When it comes to your back, it’s a question of when, not if, it’s going to hurt. But that doesn’t mean you have to take it lying down.
Let’s get the bad news out of the way ?rst: eight out of 10 adults in this country will suffer some form of back trouble in their lives. It may be just a few seconds of discomfort, or it might sideline us for weeks or months.
Unfortunately, when it comes to back problems, it can be dif? cult to pinpoint exactly what’s going on, says Dr. Stuart Weinstein, M.D., a clinical professor of rehabilitative medicine who specializes in spine injuries at the University of Washington in Seattle. In part that’s because the most common back problems—strains, sprains, and disc injuries—can have similar symptoms, affect the lumbar (lower) spine, and be caused by the same types of activities, particularly ones that involve twisting or sudden starts and stops. In a word: tennis. “There are so many rotational forces that come into play with a sport like tennis,” Weinstein says. “The back really isn’t designed to withstand them.” Indeed, the spine is basically a stack of bones with little bumpers, called intervertebral discs, in between. The beauty of this design is that it makes it possible for us to bend and twist, but it also means there isn’t one big bone acting as an anchor to hold it all together. For that the spine needs a corset of strong muscles surrounding it. “That’s why tennis players would be smart to spend more time improving athleticism—strength, coordination, and balance—instead of focusing solely on improving their court skills,” says John Rumpeltes, P.T., A.T.C., a physical therapist at Olympic Physical Therapy in Seattle and founder of Athletic Engineering, a post-rehab and performance center. Rumpeltes, who works with recreational, collegiate, and professional players, says that the clients who do the dynamic workout described here ? nd that it makes them stronger and improves their games. “When you train your body to transfer the ‘load’ that comes with acceleration and deceleration from the feet up through the legs, hips, and back to the end of your racquet, you become a better player,” Rumpeltes says.
Don’t resign yourself to becoming a statistic. This workout, which involves moves done in the three planes tennis demands—forward and backward, side to side, and rotational—will keep your back on track.Do this series every other day and you’ll feel a difference on and off court within eight weeks. Your back will thank you.
WHAT IT DOES: Improves balance and coordination, control, and core strength.
WHAT YOU DO: Place two cones or tennis-ball cans 4–5 feet apart. Hold a 3-pound dumbbell in each hand. Stand between the two points, knees slightly bent, arms at your sides. (1) Push off your left foot and hop your right leg sideways toward the right cone while pulling your left arm across your body. Land softly. (2) Jump to the left and pull your right arm across your body. To do this correctly, envision the way a speed skater moves down the ice. Go back and forth for one minute, rest one minute, and repeat twice more.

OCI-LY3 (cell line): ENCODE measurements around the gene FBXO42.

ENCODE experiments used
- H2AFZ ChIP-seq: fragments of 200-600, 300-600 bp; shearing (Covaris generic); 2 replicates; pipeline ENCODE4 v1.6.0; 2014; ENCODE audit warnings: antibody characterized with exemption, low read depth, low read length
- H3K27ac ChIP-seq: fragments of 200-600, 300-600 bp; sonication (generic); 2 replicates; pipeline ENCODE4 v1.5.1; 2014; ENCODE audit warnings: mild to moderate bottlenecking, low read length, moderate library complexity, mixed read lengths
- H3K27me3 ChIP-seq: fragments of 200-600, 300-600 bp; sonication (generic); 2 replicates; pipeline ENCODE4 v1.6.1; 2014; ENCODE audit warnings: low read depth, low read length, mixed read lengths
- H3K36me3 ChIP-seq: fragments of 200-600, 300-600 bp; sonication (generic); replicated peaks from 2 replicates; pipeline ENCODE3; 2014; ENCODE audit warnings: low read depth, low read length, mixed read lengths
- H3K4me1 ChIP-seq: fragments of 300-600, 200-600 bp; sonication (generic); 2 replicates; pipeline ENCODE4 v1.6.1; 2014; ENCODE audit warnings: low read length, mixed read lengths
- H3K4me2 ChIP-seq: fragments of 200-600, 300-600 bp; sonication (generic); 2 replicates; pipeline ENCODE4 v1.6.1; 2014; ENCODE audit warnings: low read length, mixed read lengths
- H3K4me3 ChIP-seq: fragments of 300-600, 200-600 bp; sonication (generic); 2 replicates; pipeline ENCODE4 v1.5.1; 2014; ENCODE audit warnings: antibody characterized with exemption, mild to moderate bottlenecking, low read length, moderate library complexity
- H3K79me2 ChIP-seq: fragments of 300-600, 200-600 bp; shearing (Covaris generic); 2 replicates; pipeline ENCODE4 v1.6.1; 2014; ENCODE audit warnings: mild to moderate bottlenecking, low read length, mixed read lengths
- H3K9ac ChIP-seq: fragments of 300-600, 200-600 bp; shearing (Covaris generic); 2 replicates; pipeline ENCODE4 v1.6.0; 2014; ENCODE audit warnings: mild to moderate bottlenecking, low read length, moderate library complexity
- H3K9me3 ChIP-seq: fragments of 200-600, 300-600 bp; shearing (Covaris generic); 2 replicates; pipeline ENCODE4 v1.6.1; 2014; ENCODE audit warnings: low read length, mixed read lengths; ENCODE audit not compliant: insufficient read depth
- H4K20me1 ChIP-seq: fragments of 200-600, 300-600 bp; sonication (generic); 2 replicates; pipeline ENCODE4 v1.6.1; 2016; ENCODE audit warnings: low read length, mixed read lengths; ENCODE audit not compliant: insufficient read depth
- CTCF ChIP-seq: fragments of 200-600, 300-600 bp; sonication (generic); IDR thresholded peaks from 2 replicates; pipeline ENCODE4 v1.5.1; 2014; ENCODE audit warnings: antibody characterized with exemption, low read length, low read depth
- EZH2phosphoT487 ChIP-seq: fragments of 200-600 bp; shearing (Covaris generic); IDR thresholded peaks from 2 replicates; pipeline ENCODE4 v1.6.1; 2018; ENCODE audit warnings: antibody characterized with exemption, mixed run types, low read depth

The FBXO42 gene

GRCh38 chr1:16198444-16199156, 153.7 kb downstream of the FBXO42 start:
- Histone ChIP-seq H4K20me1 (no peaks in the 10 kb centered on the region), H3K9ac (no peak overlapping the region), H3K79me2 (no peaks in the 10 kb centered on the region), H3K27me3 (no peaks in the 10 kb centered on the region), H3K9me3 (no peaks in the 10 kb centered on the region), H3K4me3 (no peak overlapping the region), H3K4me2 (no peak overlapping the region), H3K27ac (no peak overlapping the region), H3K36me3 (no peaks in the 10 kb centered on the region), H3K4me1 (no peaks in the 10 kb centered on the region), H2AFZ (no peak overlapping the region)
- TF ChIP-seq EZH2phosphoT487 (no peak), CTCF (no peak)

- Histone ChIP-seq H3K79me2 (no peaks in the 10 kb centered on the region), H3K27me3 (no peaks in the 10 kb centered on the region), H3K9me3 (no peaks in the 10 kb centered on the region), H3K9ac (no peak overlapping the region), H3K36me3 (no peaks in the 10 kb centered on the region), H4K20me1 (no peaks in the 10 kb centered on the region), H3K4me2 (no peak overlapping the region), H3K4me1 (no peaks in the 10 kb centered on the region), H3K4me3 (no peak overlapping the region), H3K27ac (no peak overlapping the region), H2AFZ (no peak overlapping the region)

WHAT IT DOES: Strengthens the core and simulates the dynamic movement of serves and overheads.
WHAT YOU DO: Hold a 3-pound dumbbell in your left hand. (1) Stand on your right leg with your left knee bent and lifted so your thigh is parallel with the ground. Lift your left arm out to the side so that your biceps is parallel with the ground and your forearm is perpendicular. (2) Keeping your back straight, bend forward at the waist as you extend your left leg straight behind you. Reach your left arm about 18 inches in front of your right knee or toe (depending on your ? exibility) as you bend your right knee slightly. Return to the starting position and repeat for 30 seconds, then switch sides and repeat. Do three 30-second intervals on each side.
WHAT IT DOES: Strengthens and stabilizes the core
WHAT YOU DO: Lie on your stomach and place your forearms ?at on the ground under your upper body. Your feet should be slightly more than shoulder-width apart. Push your body up so your elbows are below your shoulders and your weight is on your toes and forearms. Look down at the ground; don’t let your back arch. Keep your core tight and hold for 30 seconds. Rest 30 seconds and repeat twice more. As you get stronger, increase to 60 seconds or straighten your arms so your palms are ? at on the ? oor beneath your shoulders.
WHAT IT DOES: Strengthens and stabilizes the core.
WHAT YOU DO: Lie on your right side with your torso propped on your right forearm and hand, and your feet stacked. Push your hips off the ground so you’re supported on your forearm and your right foot. Hold for 30–60 seconds. Switch sides and repeat. Rest 30 seconds and repeat twice more. If this is too dif? cult, bend your knees and support yourself on the outside of your right knee as you lift your hips. As you get stronger, reach your free hand straight up.
WHAT IT DOES: Strengthens the core, hips, and glutes, and simulates the weight transfer and stops and starts of playing tennis.
WHAT YOU DO: Stand with your feet shoulder-width apart and your knees bent. Hold a 3–5 pound dumbbell at your chest with one hand on each end. Imagine you’re in the middle of a clock. Step forward, putting your right foot on the 12 o’clock position and lunge down so your legs are bent at 90 degrees. Simultaneously thrust the weight out and down to waist height. Step back to the center and pull the weight back up to your chest. Facing forward, step to 1:30 (between 1 and 2, or about 45 degrees), leading with your toes. Next lunge to 3, then 4:30, and ? nally backwards to 6. Now switch legs and lunge with your left foot to the 7:30 position on the clock. Then go to 9, 10:30, and to 12. Make sure your core remains tight, your back is straight, and your chest is up. Repeat for one minute (you should be able to complete two rounds). Rest for one minute and repeat twice more.